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Maurizio’s Story

Maurizio Gucci remains undoubtedly one of the most controversial family members and one whose life was marked and shaken by contrasting and conflicting passions.

Maurizio Gucci remains undoubtedly one of the most controversial family members and one whose life was marked and shaken by contrasting and conflicting passions.

Gucci, whose mother, Alessandra, died in 1954, when he was five, deeply respected and loved his father, Rodolfo, but married against Rodolfo’s wishes; he was driven by a strong passion for the company and worked to restore the brand’s heritage, but he almost drove it into bankruptcy. His father taught him to value money, but he lived extravagantly, spending above his means; he was a businessman, but also very superstitious, surrounding himself with talismans and fortune-tellers.

He was linked to the Mafia, to an exiled terrorist, was accused of tax evasion and of forging his late father’s signature on documents that transferred ownership of the company, but was acquitted of all accusations.

Ultimately, in 1985, Gucci left Patrizia Reggiani, the woman he fought so hard to marry — a decision with tragic consequences, as Reggiani organized Gucci’s murder in 1995, driven by greed and revenge. (For more, see page 30.)

Gucci store veteran Franco Gittardi said Maurizio changed radically when he met Reggiani.

“Until then, Maurizio was deeply influenced by his father, who wanted him to work his way up the company, wrapping packages at the Milan store and running errands, and would literally sit at the table when Rodolfo would tell him,” said Gittardi, recalling dinners chez Gucci. Rodolfo Gucci thought Reggiani was after his son’s money and never gave his consent to the 1972 marriage, although father and son later reconciled.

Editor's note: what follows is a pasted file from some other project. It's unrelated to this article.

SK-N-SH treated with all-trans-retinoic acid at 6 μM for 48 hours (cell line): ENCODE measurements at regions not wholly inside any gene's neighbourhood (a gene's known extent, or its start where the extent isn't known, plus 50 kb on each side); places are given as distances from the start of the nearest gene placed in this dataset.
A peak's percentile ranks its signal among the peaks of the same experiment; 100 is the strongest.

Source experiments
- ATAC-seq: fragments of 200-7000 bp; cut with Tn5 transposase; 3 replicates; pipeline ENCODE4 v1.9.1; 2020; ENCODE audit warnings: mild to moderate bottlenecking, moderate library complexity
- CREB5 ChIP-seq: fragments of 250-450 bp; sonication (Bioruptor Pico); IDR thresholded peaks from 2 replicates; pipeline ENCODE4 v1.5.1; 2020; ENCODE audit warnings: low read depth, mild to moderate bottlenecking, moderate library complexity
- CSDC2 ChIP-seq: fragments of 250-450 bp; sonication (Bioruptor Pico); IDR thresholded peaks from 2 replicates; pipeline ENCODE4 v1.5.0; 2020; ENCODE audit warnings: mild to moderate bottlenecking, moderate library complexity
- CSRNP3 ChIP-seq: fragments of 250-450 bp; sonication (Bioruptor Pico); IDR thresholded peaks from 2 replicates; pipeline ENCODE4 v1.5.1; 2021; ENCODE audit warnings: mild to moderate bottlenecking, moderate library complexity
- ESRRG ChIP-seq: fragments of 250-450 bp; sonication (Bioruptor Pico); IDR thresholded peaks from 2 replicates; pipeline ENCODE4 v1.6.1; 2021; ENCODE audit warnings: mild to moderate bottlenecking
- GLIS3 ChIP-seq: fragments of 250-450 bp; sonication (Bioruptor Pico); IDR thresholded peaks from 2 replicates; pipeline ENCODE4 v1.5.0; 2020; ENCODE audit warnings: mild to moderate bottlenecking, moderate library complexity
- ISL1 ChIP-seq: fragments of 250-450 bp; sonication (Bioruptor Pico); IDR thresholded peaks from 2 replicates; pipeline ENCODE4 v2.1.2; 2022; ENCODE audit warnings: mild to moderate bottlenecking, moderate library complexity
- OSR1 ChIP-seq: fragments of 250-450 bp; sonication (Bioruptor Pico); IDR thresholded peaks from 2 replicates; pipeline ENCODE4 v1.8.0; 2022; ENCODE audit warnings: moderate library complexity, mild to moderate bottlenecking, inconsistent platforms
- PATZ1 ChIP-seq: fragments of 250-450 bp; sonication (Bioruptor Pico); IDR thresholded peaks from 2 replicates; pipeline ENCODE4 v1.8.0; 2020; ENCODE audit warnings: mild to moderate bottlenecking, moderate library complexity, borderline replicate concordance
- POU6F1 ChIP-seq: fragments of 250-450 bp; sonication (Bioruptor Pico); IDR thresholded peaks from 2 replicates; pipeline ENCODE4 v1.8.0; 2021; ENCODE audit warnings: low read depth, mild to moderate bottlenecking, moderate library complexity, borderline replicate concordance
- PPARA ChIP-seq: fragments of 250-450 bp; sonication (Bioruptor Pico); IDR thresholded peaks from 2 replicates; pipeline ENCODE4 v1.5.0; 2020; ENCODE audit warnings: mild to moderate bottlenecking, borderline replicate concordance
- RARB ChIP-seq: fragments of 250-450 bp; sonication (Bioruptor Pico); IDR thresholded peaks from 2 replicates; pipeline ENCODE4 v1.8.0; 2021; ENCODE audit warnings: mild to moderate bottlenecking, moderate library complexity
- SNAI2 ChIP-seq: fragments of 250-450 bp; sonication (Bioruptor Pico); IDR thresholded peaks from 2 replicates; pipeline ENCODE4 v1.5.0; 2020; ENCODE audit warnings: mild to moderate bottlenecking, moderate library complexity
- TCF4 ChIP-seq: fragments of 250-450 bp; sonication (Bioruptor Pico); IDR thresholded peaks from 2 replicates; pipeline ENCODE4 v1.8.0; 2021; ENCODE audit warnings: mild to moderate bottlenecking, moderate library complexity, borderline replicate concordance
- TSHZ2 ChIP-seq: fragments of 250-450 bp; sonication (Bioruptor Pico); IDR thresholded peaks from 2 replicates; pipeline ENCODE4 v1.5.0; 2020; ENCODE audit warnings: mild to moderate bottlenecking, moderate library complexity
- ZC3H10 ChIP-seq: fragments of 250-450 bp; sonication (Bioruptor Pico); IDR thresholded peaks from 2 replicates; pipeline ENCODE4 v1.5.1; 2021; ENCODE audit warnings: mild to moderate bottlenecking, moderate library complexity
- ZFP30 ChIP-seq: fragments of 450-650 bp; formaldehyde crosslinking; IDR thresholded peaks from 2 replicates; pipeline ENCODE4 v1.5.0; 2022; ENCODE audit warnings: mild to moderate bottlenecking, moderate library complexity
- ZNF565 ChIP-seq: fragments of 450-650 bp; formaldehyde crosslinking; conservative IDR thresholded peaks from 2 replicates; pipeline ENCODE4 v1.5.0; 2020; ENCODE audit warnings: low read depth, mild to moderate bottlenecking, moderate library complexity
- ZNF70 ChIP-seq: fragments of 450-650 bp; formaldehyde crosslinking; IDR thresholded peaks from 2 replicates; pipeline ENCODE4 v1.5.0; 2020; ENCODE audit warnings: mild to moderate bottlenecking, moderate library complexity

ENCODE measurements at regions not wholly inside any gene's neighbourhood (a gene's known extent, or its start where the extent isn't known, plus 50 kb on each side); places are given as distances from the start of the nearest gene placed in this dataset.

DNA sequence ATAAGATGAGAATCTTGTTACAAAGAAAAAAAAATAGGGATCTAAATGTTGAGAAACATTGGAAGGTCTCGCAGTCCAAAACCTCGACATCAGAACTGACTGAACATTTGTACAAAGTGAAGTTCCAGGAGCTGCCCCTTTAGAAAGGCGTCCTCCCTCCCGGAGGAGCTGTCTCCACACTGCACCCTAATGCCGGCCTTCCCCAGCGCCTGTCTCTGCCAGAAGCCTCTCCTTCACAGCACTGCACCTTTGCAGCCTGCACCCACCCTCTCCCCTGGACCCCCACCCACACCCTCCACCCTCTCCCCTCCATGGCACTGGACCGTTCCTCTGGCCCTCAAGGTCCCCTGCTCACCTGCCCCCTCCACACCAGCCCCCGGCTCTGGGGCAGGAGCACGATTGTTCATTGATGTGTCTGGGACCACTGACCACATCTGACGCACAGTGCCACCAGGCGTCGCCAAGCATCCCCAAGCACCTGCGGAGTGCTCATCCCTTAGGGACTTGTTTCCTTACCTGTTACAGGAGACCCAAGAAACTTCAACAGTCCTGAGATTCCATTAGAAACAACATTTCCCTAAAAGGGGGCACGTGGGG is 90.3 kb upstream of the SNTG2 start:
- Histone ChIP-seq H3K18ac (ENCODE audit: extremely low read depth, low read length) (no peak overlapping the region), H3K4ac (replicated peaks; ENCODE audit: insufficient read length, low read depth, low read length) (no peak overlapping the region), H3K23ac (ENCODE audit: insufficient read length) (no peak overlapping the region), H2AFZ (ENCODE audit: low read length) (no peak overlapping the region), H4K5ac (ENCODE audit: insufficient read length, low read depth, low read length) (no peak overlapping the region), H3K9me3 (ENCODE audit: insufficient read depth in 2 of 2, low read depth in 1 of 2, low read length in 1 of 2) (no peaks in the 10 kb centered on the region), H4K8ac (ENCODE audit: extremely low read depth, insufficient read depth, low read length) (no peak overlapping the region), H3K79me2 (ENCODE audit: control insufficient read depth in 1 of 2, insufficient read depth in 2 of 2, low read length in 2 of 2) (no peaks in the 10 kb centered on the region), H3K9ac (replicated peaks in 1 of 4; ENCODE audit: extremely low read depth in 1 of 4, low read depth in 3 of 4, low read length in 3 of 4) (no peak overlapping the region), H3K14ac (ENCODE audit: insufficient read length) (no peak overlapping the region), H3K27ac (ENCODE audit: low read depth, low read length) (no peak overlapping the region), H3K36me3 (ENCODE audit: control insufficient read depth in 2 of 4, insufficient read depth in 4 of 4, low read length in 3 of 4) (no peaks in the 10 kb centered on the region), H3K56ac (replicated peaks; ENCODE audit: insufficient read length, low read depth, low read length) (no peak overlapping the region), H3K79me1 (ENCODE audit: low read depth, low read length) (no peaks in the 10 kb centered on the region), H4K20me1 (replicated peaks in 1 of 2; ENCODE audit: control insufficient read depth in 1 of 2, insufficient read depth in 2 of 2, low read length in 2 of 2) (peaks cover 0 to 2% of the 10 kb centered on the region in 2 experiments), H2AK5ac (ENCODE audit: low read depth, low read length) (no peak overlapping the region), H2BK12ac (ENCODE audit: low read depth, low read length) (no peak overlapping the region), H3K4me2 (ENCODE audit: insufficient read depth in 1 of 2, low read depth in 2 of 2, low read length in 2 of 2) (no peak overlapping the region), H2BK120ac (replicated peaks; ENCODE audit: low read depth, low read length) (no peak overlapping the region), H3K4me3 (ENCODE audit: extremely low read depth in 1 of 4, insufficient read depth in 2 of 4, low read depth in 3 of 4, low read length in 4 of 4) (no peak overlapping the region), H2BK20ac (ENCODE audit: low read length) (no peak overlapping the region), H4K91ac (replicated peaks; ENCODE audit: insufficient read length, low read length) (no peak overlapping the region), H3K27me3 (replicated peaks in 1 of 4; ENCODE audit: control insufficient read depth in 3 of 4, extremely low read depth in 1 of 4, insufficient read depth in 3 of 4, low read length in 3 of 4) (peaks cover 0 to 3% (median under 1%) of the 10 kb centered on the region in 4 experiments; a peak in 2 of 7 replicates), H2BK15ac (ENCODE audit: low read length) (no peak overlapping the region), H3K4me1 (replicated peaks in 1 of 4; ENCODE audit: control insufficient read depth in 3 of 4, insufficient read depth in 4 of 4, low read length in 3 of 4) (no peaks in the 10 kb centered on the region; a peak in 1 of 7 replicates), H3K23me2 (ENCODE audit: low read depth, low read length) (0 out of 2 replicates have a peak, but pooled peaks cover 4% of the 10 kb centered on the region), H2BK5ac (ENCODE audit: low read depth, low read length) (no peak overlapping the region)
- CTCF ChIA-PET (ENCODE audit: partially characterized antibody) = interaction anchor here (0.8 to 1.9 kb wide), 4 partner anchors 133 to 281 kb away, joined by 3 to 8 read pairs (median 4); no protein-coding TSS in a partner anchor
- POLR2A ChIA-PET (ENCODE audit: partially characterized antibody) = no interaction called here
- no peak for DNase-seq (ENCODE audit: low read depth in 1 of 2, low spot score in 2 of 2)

A second, pivotal turning point for Maurizio was his inheritance of 50 percent of the company in 1983, which triggered endless disputes and struggles for power with his uncle Aldo and his cousins Paolo, Giorgio and Roberto. Gucci’s initial partnership with the Arab fund Investcorp in 1989 eventually led to the family’s break from the company in 1993.

“Maurizio Gucci was very proud and wanted to bring luster back to the brand, while the rest of the family wanted to exploit it as much as possible, but he was not a practical man,” said Giorgio Maugini, general manager of Community, an Italian consultant, who worked with Gucci when he was chairman of the company. “He had a vision, but it was difficult to handle the different ambitions, to choose the right collaborators and remain a leader. And there were too many people who had personal interests at stake.”

This story first appeared in the June 5, 2006 issue of WWD.  Subscribe Today.

In his final efforts to control the company, Gucci became “pretty desperate, and surrounded himself with dubious people,” according to former Gucci chief Domenico De Sole. Case in point: Delfo Zorzi, an Italian neo-Fascist suspected of a murderous bombing in Milan in 1969, apparently lent Gucci 30 million Swiss francs in 1993 to help pay off his debts. At the time, Gucci famously said he found the funds after his dead father came to him in a dream and told him to look for the money under the floorboards of his St. Moritz chalet. Later, Reggiani claimed she had helped him find the money.

At the time of his death, Gucci, who is survived by two daughters, Alessandra and Allegra, was working on a series of projects that included the creation of a tourist port in the Spanish island of Majorca, a door-to-door food sales business, promotion of Venice abroad and a casino in Switzerland.